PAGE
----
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The battle to control Internet access and content
Structure is about to be imposed as industrial giants—battling for self-preservation in an uncertain world—seek to shape the Internet in ways that protect their interests
It often takes a recession to restructure industries. The auto industry that emerges from the great recession will be radically different from the one that entered it. The same is true for banking and, one can hope, for health insurance. When things are going well for everyone, there is less pressure to change commercial relationships. But when the economic screws tighten as they did in the year just ended, everyone starts looking for a new order.
A new order seems to be emerging within the medium on which e-commerce rests-the World Wide Web. Since its beginning as a commercial platform in the early 1990s, www more often than not meant Wild Wild West. There were few business rules and virtually no government regulation. It was a wide open enterprise zone where entrepreneurs cashed in on their inventive instincts.
In the last year, that environment has begun to change. Structure is about to be imposed as industrial giants-battling for self-preservation in an uncertain world-seek to shape the Internet in ways that protect their interests. I cite the following stories from the last year as Internet game-changers:
Comcast Buys NBC Universal. If you still need proof that the Internet is about to replace television as the principal marketing and entertainment delivery vehicle, this deal is the writing on the wall. Realizing that the days of network broadcasting and movie theaters are drawing to a close, General Electric last month sold a 51% stake in NBC Universal to Comcast, the nation’s largest provider of cable TV and high-speed Internet service. Comcast, not satisfied with being an Internet transmission utility in an era of web content downloads, wants to own and profit from the content that flows through its broadband pipes. When there’s a battle over control of the Internet between those who provide access to the web and those who provide content on the web, it’s comforting to have ownership of both.
Google, Bing and Rupert. 2009 was the year that the world’s largest media company, Rupert Murdoch’s News Corp., took on Google, the world’s largest Internet search engine. Murdoch absolutely despises Google because it provides access to his company’s massive amount of content without paying for it. He is threatening to block Google from indexing News Corp.’s web sites and is negotiating a deal with Microsoft to provide exclusive search engine access to his web content via the software giant’s new search engine, Bing, which was launched last June. Under this arrangement, the terms of which are reportedly still under negotiation, Microsoft would pay Murdoch for that access. If other media properties were to follow News Corp. down this path, Bing could leverage its “ownership” of content access rights to challenge the mighty Google, which built its insanely profitable empire on free access to web content.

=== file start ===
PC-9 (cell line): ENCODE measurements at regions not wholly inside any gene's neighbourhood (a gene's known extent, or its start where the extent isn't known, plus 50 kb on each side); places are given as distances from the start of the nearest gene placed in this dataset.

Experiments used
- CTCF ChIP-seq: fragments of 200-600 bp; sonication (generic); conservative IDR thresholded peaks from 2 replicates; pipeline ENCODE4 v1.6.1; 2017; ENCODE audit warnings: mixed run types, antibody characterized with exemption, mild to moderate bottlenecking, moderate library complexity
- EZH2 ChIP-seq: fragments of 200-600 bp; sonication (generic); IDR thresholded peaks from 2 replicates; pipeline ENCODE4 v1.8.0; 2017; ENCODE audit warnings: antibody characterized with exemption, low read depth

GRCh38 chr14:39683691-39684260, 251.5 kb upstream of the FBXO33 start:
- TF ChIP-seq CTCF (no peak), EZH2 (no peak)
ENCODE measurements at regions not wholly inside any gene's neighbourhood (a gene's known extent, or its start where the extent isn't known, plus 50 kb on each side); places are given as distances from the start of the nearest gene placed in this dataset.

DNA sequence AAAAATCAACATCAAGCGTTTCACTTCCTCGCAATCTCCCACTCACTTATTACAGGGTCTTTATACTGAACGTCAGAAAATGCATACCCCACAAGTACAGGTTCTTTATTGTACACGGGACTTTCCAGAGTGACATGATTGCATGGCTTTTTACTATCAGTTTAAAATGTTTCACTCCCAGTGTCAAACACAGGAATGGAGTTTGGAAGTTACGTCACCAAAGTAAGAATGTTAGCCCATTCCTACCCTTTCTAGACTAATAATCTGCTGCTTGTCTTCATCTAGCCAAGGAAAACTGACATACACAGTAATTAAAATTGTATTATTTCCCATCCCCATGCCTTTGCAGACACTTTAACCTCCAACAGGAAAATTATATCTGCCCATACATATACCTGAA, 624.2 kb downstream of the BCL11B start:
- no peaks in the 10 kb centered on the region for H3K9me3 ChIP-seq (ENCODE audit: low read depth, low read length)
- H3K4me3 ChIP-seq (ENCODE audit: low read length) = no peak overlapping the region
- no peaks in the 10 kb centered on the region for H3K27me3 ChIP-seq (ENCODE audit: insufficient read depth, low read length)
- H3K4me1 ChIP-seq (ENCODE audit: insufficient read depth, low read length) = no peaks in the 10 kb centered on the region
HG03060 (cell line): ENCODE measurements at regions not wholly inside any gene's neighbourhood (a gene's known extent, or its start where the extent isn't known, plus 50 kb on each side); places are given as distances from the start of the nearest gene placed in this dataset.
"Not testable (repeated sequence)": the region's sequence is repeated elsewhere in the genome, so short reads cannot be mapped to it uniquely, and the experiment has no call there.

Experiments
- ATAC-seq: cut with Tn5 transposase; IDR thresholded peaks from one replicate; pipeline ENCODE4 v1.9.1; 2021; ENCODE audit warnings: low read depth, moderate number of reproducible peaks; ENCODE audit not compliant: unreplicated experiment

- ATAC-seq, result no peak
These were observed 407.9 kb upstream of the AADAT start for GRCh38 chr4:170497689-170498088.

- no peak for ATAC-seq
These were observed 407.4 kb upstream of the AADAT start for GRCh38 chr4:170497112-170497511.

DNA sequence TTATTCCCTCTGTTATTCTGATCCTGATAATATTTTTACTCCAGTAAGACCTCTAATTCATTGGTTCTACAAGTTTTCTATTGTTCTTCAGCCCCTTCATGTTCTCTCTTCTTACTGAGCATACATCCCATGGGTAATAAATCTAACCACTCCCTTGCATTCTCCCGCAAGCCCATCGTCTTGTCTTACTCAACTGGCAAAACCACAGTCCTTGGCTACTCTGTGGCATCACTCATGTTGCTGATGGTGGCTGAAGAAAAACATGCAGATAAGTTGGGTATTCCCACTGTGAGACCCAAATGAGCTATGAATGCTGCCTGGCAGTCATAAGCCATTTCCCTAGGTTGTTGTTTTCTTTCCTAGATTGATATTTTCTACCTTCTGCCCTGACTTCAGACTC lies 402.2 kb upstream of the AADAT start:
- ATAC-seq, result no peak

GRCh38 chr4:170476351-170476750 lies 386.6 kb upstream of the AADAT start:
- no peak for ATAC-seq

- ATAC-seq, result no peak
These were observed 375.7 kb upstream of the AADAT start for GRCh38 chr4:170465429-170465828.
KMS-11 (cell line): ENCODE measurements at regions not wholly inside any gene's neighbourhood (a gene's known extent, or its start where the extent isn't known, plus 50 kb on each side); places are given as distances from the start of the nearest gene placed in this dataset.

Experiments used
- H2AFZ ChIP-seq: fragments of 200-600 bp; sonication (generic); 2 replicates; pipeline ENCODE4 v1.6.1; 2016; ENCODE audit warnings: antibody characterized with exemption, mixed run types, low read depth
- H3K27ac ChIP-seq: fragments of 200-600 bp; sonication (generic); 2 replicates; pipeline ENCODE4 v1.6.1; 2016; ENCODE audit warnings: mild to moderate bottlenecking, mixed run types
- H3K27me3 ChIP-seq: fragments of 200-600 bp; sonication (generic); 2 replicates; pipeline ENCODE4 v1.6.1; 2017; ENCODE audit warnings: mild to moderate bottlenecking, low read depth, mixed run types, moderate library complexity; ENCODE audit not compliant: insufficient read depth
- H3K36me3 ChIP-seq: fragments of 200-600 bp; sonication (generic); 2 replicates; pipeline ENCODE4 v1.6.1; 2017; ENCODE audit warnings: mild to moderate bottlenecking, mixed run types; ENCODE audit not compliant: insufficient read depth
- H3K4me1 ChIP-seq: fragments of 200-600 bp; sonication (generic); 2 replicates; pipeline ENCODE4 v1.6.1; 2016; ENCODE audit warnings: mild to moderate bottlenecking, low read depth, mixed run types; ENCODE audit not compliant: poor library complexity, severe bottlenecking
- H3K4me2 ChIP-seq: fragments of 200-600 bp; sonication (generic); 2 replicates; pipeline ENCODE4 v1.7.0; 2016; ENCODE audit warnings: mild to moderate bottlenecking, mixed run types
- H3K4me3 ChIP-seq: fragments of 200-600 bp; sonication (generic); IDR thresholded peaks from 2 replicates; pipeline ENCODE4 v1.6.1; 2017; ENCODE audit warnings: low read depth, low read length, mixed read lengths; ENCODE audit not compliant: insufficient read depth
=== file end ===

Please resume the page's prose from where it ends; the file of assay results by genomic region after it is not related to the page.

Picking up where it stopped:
There’s an App for That. This battle over access to web content has moved to the Internet’s mobile platform-the smartphone. Since it introduced its revolutionary iPhone in mid-2007, Apple has been steadily adding specialized applications to deliver unique web content to its growing millions of iPhone customers. They sometimes pay to download the apps and often pay to continually upgrade their phones to make full use of the ever more sophisticated iPhone applications that are available. Apple massively promoted these iPhone applications in the last year. What it hasn’t advertised is the fact that Apple is using this control of web content to get a piece of the action that such content generates.
In case you’re wondering where e-retailers stand in this battle, they are content providers and their unrestricted access to the web hangs in the balance.